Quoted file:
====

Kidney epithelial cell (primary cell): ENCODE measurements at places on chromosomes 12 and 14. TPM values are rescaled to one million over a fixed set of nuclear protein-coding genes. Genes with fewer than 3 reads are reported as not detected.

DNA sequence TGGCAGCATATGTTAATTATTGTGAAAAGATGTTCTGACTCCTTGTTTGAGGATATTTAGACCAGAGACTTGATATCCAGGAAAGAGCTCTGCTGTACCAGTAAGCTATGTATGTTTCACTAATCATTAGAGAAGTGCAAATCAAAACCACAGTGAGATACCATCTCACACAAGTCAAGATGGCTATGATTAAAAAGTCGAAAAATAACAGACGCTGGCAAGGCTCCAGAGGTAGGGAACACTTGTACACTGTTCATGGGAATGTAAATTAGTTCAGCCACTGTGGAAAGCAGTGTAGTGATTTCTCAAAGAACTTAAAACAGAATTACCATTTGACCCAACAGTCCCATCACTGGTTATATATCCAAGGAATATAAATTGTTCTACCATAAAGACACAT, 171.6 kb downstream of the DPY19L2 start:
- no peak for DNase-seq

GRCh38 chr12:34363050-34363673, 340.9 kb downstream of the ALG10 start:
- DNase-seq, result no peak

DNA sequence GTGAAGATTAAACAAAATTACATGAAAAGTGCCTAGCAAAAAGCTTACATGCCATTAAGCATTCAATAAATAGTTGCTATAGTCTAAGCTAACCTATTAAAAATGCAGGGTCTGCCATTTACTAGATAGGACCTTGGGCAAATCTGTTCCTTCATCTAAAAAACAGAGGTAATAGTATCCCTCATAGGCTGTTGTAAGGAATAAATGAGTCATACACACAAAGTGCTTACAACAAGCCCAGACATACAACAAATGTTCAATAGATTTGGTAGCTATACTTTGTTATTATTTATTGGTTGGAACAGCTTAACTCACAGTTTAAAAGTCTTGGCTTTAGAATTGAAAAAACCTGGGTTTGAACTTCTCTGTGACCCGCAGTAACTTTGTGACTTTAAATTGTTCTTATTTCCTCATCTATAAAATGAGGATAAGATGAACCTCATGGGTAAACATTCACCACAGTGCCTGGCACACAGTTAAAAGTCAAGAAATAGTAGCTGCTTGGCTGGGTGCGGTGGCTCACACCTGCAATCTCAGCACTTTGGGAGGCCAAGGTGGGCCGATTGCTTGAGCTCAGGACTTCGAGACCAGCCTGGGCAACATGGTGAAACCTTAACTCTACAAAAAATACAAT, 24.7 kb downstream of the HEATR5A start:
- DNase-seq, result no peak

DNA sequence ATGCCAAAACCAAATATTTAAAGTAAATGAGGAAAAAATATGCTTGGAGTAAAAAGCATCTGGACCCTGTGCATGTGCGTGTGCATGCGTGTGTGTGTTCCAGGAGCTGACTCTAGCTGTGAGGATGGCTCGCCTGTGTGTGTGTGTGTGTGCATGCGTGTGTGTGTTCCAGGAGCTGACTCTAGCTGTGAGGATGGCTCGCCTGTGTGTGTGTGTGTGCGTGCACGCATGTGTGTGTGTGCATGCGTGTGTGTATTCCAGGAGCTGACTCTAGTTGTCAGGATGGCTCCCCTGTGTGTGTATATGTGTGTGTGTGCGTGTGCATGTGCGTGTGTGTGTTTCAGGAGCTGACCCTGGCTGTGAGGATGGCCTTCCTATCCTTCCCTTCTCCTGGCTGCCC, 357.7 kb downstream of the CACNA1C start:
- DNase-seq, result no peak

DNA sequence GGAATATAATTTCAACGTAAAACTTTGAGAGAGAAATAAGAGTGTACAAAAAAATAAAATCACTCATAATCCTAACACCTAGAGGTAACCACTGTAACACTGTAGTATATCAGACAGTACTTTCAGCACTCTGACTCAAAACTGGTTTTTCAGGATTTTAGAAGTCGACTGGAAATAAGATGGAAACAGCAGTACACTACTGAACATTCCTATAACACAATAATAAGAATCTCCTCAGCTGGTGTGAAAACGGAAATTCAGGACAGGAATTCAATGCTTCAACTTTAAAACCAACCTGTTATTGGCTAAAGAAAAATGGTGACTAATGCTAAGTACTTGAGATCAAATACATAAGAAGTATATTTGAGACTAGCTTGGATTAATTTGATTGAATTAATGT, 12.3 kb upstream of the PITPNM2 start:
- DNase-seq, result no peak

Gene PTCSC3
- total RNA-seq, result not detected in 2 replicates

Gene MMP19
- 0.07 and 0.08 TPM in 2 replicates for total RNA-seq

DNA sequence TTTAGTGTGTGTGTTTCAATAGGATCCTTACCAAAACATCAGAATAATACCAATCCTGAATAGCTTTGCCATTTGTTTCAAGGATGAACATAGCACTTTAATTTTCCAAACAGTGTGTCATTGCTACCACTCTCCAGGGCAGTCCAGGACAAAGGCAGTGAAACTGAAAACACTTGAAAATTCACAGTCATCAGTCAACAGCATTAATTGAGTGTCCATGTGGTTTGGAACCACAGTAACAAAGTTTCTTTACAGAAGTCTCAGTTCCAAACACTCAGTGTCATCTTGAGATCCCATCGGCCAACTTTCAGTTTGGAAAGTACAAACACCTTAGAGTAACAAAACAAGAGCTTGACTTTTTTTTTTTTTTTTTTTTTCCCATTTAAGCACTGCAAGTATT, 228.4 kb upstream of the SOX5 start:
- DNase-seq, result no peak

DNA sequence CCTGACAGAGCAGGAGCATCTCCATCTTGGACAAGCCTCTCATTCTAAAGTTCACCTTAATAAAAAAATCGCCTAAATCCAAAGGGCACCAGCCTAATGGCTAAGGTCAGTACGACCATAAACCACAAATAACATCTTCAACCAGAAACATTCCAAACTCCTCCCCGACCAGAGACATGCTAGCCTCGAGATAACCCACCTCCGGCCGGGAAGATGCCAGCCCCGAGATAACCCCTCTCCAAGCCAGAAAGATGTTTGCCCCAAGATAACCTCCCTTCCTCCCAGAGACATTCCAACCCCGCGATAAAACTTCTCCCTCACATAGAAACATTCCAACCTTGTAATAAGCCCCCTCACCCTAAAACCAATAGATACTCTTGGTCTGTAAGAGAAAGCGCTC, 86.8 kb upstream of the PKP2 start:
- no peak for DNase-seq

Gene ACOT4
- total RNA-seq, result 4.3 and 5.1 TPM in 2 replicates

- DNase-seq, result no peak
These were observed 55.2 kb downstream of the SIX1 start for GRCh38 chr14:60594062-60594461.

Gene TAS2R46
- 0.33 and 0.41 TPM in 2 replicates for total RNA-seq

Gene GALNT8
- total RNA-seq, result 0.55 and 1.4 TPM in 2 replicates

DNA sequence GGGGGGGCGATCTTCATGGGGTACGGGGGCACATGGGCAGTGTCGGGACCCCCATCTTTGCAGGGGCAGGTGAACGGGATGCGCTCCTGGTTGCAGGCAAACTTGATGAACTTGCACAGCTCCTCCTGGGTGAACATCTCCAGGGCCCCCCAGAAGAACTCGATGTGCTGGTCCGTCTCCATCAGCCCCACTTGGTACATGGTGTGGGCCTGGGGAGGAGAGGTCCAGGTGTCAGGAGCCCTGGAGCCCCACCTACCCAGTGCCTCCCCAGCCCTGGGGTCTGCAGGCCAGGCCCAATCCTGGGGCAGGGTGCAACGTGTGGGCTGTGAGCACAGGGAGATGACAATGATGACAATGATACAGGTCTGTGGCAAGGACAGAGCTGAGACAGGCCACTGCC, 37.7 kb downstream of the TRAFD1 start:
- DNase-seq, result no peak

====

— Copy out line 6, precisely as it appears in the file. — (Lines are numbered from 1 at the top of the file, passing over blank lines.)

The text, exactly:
DNA sequence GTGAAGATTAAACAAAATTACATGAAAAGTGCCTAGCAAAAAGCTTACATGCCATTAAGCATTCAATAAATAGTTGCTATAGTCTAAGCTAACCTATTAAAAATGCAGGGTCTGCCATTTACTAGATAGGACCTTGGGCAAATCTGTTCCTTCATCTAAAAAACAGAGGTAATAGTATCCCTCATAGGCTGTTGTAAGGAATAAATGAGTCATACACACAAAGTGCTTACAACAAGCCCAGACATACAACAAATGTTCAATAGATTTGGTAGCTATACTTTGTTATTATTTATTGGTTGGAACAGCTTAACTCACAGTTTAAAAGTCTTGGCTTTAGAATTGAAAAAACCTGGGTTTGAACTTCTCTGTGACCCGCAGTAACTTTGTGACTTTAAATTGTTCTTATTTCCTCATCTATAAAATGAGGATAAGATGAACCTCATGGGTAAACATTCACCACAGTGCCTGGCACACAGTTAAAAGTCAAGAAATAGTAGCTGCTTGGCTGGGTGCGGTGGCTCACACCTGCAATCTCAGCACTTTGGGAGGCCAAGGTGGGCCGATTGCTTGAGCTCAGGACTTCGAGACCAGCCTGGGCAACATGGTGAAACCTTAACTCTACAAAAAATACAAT, 24.7 kb downstream of the HEATR5A start: